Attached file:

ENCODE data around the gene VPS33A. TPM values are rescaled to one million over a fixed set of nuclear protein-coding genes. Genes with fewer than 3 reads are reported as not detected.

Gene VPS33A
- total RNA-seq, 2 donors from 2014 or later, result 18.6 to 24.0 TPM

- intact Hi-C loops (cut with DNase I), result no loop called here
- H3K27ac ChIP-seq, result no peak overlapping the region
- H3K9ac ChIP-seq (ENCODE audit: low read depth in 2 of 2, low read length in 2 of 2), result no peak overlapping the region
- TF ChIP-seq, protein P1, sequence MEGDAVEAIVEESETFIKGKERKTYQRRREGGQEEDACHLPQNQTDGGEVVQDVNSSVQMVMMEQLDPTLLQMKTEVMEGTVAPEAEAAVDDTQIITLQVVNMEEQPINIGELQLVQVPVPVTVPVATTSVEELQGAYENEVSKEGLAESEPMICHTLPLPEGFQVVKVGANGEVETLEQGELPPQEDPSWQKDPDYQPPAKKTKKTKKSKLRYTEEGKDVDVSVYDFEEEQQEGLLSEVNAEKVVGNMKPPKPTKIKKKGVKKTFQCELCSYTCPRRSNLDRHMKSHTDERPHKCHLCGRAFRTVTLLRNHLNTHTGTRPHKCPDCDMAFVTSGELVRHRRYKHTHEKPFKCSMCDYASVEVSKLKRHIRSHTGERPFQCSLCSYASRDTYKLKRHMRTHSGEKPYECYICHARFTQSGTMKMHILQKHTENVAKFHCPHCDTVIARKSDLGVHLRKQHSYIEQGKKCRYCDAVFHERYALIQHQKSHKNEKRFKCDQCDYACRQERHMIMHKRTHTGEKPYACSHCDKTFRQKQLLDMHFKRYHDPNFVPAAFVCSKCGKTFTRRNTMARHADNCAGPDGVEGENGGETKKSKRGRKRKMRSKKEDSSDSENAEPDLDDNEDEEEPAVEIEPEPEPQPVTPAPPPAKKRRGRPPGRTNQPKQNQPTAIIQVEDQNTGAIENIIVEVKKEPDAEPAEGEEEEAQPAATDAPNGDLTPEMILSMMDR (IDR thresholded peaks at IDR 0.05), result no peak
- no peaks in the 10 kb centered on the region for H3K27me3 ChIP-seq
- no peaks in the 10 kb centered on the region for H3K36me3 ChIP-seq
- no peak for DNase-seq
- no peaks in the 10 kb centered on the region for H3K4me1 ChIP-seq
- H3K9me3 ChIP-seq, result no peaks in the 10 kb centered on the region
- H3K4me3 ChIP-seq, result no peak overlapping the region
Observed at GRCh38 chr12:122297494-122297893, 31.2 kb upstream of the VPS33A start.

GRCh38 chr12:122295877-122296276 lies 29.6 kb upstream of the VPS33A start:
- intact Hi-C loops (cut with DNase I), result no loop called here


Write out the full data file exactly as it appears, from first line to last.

ENCODE data around the gene VPS33A. TPM values are rescaled to one million over a fixed set of nuclear protein-coding genes. Genes with fewer than 3 reads are reported as not detected.

Gene VPS33A
- total RNA-seq, 2 donors from 2014 or later, result 18.6 to 24.0 TPM

- intact Hi-C loops (cut with DNase I), result no loop called here
- H3K27ac ChIP-seq, result no peak overlapping the region
- H3K9ac ChIP-seq (ENCODE audit: low read depth in 2 of 2, low read length in 2 of 2), result no peak overlapping the region
- TF ChIP-seq, protein P1, sequence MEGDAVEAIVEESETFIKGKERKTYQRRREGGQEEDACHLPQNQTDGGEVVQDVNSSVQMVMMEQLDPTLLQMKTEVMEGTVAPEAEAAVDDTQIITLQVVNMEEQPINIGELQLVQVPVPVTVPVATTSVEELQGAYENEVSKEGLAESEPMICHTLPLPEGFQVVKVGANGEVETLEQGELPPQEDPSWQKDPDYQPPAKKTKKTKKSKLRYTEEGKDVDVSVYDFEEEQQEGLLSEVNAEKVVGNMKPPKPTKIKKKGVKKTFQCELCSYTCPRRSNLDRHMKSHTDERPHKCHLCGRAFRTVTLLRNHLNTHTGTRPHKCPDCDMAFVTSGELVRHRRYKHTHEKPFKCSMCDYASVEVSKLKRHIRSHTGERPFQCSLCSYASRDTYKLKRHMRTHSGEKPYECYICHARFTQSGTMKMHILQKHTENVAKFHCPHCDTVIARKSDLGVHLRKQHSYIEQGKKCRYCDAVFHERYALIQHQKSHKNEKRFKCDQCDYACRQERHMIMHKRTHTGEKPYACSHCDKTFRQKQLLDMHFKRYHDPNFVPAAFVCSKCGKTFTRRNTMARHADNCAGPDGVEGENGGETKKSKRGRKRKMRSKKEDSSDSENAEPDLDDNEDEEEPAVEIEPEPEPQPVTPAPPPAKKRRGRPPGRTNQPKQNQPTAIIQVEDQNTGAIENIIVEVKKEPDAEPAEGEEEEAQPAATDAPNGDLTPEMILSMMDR (IDR thresholded peaks at IDR 0.05), result no peak
- no peaks in the 10 kb centered on the region for H3K27me3 ChIP-seq
- no peaks in the 10 kb centered on the region for H3K36me3 ChIP-seq
- no peak for DNase-seq
- no peaks in the 10 kb centered on the region for H3K4me1 ChIP-seq
- H3K9me3 ChIP-seq, result no peaks in the 10 kb centered on the region
- H3K4me3 ChIP-seq, result no peak overlapping the region
Observed at GRCh38 chr12:122297494-122297893, 31.2 kb upstream of the VPS33A start.

GRCh38 chr12:122295877-122296276 lies 29.6 kb upstream of the VPS33A start:
- intact Hi-C loops (cut with DNase I), result no loop called here